The International Air Transport (IATA) has released its latest traffic figures, showing what it said was a “solid end to the third quarter”.
Global airline passenger traffic reached 97.3 per cent of pre-Covid levels in September, with domestic traffic faring particularly well, exceeding pre-pandemic September 2019 levels by 5 per cent.
International traffic increased by 31.2 per cent compared to the same month in 2022, with all markets see double-digit percentage gains year on year, and RPKs (revenue passenger kilometres) reaching 93.1 per cent of September 2019 levels.
With the Asia-Pacific region having been by and large the last to remove Covid travel restrictions, its airlines continued to lead in terms of annual improvement, recording a 92.6 per cent increase in September 2023 traffic compared to the same period last year.
Earlier this month airport industry association ACI EUROPE published its latest figures, showing that nearly half of Europe’s airports have now recovered 2019 traffic volumes.
And in September ACI World forecast that the Latin America-Caribbean region will be the first to surpass 2019 levels, with the region expected to welcome 707 million passengers this year – 102.9 per cent of pre-pandemic levels.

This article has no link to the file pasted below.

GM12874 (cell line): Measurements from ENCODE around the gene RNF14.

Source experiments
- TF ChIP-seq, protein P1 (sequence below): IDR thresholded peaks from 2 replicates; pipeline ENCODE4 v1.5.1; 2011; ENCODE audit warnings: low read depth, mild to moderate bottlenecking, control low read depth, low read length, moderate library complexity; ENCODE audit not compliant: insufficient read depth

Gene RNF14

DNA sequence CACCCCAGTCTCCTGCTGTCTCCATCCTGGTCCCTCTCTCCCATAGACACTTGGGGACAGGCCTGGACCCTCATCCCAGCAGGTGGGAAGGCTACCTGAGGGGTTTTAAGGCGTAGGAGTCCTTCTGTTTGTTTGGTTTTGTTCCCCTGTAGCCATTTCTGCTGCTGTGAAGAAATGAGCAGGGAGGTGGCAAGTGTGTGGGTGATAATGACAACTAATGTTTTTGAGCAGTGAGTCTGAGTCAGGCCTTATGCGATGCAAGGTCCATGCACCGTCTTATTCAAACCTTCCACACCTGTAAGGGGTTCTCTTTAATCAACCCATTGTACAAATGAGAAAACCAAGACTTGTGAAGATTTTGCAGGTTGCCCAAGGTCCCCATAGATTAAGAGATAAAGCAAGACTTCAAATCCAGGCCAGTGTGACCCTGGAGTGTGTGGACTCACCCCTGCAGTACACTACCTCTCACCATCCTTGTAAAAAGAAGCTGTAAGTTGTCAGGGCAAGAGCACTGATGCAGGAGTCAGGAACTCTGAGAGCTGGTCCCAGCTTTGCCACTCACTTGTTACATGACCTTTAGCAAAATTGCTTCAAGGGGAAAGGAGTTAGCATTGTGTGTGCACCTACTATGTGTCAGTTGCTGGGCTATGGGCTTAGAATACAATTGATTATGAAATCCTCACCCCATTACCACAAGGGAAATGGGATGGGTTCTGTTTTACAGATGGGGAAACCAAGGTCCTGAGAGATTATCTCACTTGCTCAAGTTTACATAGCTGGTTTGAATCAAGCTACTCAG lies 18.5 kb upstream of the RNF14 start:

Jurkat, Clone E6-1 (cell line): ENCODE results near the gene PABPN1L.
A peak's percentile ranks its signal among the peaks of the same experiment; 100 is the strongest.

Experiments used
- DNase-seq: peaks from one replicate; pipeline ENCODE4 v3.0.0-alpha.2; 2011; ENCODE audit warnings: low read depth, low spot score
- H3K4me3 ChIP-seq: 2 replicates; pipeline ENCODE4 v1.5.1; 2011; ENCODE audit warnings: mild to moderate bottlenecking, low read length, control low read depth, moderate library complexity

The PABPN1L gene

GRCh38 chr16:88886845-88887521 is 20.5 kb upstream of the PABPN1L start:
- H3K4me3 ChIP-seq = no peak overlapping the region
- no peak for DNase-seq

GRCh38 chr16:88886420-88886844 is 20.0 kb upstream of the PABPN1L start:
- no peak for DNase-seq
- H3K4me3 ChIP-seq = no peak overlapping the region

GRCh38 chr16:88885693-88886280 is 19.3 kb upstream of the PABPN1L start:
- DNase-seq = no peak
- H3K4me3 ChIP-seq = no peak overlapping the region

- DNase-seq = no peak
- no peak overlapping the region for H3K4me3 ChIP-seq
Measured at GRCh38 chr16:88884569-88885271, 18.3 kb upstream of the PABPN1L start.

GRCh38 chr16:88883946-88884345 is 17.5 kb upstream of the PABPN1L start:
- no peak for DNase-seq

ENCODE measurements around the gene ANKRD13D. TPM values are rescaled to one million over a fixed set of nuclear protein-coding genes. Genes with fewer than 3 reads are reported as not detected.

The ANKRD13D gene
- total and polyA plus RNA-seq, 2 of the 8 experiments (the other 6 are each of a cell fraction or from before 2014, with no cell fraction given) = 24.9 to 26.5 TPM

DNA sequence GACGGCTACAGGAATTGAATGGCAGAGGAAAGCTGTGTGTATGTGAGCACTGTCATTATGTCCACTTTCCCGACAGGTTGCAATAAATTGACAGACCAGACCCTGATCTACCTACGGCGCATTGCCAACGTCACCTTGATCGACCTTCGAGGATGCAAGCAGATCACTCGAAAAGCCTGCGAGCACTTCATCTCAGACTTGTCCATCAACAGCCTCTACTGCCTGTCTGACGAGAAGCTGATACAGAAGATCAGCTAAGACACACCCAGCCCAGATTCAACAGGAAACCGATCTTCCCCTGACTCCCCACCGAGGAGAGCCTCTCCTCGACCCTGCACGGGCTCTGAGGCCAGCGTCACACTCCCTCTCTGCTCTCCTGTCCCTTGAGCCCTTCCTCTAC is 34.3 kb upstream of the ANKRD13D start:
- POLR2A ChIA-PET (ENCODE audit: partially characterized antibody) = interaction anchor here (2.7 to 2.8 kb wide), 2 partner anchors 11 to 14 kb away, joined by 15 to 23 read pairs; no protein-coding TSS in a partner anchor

Commenting on the latest figures Willie Walsh, IATA’s director general, said:
“With the end of 2023 fast approaching, we can look back on a year of strong recovery in demand as passengers took full advantage of their freedom to travel. There is every reason to believe that this momentum can be maintained in the New Year, despite economic and political uncertainties in parts of the world.
“But we need the whole value chain to be ready. Supply chain issues in the aircraft manufacturing sector are unacceptable. They have held back the recovery and solutions must be found.
“The same holds true for infrastructure providers, particularly air navigation service providers. Equipment failures, staffing shortages and labour unrest made it impossible to deliver the flying experience our customers expect. A successful 2024 needs the whole value chain to be fully prepared to handle the demand that is coming.”